(Reviewed by Chuck Barksdale NOV 30, 2003)
Mark Haskell Smith's first novel, Moist, is one of the funniest books I have ever read, and if you can get past the violence and sex, also, surprisingly, very heart warming. Also similar to a good Elmore Leonard story, to enjoy this book you have to enjoy routing for the bad guys, who really are good guys.
Bob, a Los Angeles California pathology laboratory technician, is interrupted in his pursuit of naked women on the Internet, when his co-worker Morris brings in a severed arm. Bob soon falls in love with a tattoo of a naked woman on the arm. Although unknown to Bob at the time, the arm belongs to Amado, a member of the Mexican mafia who lost the arm while killing Carlos Vila, another member of the mafia. Amado describes how he lost the arm to Norberto, another member of the mafia who works for Amado, in this excerpt that shows Smith's black humor.
"If you killed him, what happened to your arm?"
Amado sighed again.
"I was hanging him in his garage. Make it look like it was suicido, you know? I was up on this ladder fixin' the rope and somehow, man, somehow I hit the fuckin' switch for the automatic door while my arm was stuck in the rails. This fuckin' chain wrapped around my arm and just . mira .look what it did. Just ripped my arm off."
Norberto stifled a laugh.
"Qué bárbaro, man."
"It's not funny, pendejo."
Norberto straightened up, more out of fear than respect.
"Pinche puta madre, cabrón."
When Estaban Sola, the local leader of the Mexican Mafia finds out about Amado's lost arm, he is concerned that the police will be able to trace the arm back to Amado and ultimately to him. He works with the brains of his organization, Martin, a non-Mexican (gringo), to develop a scheme to get the arm back before it is turned over to the police. The original scheme is to capture and kill Bob while he is on the way to deliver the arm, but eventually they decide that a better approach is to replace the arm with another arm, but one that needs the same tattoos as the original. Bob eventually agrees to this plan, especially if he is able to meet Felicia, the woman from the tattoo.
Don, an LAPD detective, has been trying to build a case against the Mexican mafia for some time and was disappointed when Carlos Vila, his main informant, was killed. He is hopeful though that the severed arm will give him clues that may tie Estaban Sola, his main target, to the mafia. He is disappointed when the arm does not show up in his office when originally planned and begins to track down where the arm may be. His visit to the pathology lab ultimately leads him to Maura, a masturbation coach and former girlfriend of Bob. The following is another funny excerpt from the book as Don first meets Maura.
"What do you do here?"
"I'm a masturbation coach."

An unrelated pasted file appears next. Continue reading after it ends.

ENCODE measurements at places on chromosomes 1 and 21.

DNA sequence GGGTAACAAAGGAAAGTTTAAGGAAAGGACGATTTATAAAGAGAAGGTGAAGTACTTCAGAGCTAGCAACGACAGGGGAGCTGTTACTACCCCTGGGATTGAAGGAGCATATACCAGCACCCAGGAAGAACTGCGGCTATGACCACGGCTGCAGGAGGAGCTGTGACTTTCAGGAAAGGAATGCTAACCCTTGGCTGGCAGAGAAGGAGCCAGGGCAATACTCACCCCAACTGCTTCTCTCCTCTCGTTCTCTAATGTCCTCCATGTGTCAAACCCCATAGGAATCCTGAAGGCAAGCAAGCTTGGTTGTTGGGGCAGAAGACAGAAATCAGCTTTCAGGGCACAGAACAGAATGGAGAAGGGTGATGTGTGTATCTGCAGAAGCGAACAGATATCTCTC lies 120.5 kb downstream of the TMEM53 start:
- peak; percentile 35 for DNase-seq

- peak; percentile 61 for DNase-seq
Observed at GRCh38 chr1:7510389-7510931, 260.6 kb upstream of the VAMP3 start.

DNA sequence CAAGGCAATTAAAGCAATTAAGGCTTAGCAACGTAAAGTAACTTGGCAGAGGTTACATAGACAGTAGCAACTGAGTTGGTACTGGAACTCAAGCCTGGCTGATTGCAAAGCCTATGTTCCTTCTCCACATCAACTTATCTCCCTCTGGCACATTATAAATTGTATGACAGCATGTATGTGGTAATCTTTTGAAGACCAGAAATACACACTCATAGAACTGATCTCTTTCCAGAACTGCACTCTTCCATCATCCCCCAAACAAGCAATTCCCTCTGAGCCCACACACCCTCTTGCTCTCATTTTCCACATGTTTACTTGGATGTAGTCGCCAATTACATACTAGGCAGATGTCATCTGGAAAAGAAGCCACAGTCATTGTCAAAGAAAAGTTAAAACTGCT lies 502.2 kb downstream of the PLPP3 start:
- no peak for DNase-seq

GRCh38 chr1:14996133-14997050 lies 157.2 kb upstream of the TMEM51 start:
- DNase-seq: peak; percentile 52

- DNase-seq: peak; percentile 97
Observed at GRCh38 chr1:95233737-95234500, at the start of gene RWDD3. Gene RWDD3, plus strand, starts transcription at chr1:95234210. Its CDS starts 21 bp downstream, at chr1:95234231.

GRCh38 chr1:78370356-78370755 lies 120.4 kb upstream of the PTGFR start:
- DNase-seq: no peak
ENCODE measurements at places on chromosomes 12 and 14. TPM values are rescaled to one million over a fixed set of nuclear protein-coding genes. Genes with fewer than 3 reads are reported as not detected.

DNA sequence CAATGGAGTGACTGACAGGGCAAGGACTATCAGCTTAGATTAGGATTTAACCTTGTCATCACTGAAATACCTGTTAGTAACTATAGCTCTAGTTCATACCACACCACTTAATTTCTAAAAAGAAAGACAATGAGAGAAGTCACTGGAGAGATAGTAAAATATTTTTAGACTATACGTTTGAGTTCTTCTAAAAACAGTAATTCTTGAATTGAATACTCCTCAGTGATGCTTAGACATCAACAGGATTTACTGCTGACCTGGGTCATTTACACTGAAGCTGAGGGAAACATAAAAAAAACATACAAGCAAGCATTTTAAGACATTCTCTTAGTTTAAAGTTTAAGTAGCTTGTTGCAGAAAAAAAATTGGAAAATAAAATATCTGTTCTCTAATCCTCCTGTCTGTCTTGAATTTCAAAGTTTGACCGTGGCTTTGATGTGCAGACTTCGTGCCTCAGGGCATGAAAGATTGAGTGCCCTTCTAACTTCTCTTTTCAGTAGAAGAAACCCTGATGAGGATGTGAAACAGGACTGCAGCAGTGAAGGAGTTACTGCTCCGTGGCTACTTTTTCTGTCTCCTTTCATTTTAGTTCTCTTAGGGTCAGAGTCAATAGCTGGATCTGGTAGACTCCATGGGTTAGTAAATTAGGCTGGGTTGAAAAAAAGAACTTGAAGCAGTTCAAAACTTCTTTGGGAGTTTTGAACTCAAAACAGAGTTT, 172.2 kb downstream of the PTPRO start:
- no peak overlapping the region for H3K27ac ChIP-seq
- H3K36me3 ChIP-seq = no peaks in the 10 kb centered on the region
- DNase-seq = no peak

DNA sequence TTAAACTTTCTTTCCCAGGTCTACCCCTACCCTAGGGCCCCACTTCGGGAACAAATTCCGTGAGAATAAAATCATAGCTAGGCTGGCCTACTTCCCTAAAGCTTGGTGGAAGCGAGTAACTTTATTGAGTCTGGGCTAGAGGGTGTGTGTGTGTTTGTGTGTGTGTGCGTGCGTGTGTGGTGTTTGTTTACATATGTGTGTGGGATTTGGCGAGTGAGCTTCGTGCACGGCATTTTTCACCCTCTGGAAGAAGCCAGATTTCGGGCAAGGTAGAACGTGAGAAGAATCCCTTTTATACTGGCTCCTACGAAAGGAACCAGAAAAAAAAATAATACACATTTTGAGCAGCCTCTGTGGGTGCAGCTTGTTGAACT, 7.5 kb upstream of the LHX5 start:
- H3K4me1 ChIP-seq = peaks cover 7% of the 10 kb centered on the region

She looked at the detective, expecting the reaction she always got, the disbelieving and dismayed bug-eyed jaw drop. Instead he seemed genuinely intrigued.
"Yeah? Is that like some kind of therapy?"
"There are many ways to enhance the orgasmic experience. There are breathing and relaxation techniques, different kinds of grips and strokes. A couple of sessions can really improve the quality of your masturbation."
The detective stood and extended his hand. "Do you have a card?"
This book is really funny, especially the scenes with Bob and the Mexican mafia. Bob befriends many of the mafia members and they like him as well, especially when he takes on the Spanish "Roberto" as his name. Smith certainly has a way of making the reader route for Bob and the mafia although he really doesn't make you dislike Don. Nonetheless, you will find yourself routing for the Mafia and hope that Don is not successful in tracking down Amado and Esteban Sola.
Obviously, this book is not for everyone. The language and sex are explicit and the content probably too graphic for many. I certainly wouldn't want my mother reading the book, or even this review, but if you can get past it, you will really find an enjoyable book. In addition, although many of the encounters lead to quick sex, many people fall in love, including, of course, Bob and Felicia.
I really enjoyed this book and will look forward to more from Mark Haskell Smith. I'm not sure if this book will have a sequel, but I would certainly like to read more about Bob/Roberto.
- Amazon readers rating: from 6 reviews
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Bibliography: (with links to Amazon.com)
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- The official Web site for Mark Haskell Smith
- Drinks with Tony audio interview with Mark Haskell Smith
- Tim Maleeny review of Salty
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About the Author:
Mark Haskell Smith was a screenwriter in Hollywood for about 15 years; his credits include Playing God, Anaconda and Excess Baggage He lives in Los Angeles, California.